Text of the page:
It seems we'll never know what Martin's misconduct was. It certainly wasn't the last lunch we had - or rather the last lunch I watched him eat.
Mid-meeting, an assistant brought into the boardroom an Itsu salad in a cardboard bowl from which all the interesting ingredients had been removed, leaving only three sad lettuce leaves and a couple of manky tomatoes. Alert to Farm Street's notorious lunchtime frugality, I had sensibly preloaded on sandwiches beforehand at a café round the corner.
But I shall certainly miss him. Almost as much as British Airways will miss him. Even the annoying bits - the "as I was saying to Janet Yellen" stuff, or the slightly deranged sinophilia.
Those of you outside WPP also owe him almost as much as we do, for it is down to his bravado that London remains preeminent in marketing services. (Without Martin I would probably be working for something called Groupe Ogilvy SA and report to someone called Jacques).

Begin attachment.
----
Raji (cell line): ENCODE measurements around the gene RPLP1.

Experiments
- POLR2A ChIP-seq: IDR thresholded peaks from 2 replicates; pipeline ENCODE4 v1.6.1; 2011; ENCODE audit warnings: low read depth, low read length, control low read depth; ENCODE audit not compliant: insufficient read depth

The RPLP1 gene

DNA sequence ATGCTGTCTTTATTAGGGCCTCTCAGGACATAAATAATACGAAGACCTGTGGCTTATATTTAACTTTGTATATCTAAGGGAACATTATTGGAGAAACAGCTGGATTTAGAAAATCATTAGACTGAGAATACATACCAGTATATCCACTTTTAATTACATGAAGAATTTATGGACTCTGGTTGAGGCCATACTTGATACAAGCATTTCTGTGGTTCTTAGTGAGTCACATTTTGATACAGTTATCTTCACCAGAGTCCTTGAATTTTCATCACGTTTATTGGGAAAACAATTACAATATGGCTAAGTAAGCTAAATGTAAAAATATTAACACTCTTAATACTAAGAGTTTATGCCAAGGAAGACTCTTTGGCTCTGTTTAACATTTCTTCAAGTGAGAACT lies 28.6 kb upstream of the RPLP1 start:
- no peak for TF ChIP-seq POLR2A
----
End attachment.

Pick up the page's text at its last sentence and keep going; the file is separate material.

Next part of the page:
I also owe him very personal thanks for not once interfering with my freedom to write or say whatever I wanted. At a time when most chief executives of public companies seem to try to be as anodyne and uncontroversial as possible, he was one hell of an outlier.
But what next?
Jerry della Femina once claimed that you can either be immortal or indispensable, but not both. It's an interesting idea – and it seems to be widely believed by those people who think that WPP cannot long outlast the rule of its founder. But this is nonsense. Often it is precisely those organisations with highly remarkable founders which endure longest, as the cultural imprint runs a lot deeper. Steve Jobs is still far and away the most powerful man at Apple - and he's dead.
To be frank, I never understood the logic behind separating media and creative. It seemed to turn an agency from a restaurant into a Mongolian Barbecue. But the kind of break-up of WPP conceived by financial analysts in line with cretinous ideas of "shareholder value" could be far dumber still. The company remains an amazing creation, easily greater than the sum of its parts.
Interestingly, if you divide Sir Martin's fortune among the 200,000 employees of WPP, we'd get about £1,200 each. Spread over the 360 months I have worked for him, that works out at £3.33 a month – or around half a Netflix subscription.
Framed that way, it seems hard to deny that Sir Martin was significantly underpaid.
Rory Sutherland is vice-chairman of Ogilvy Group UK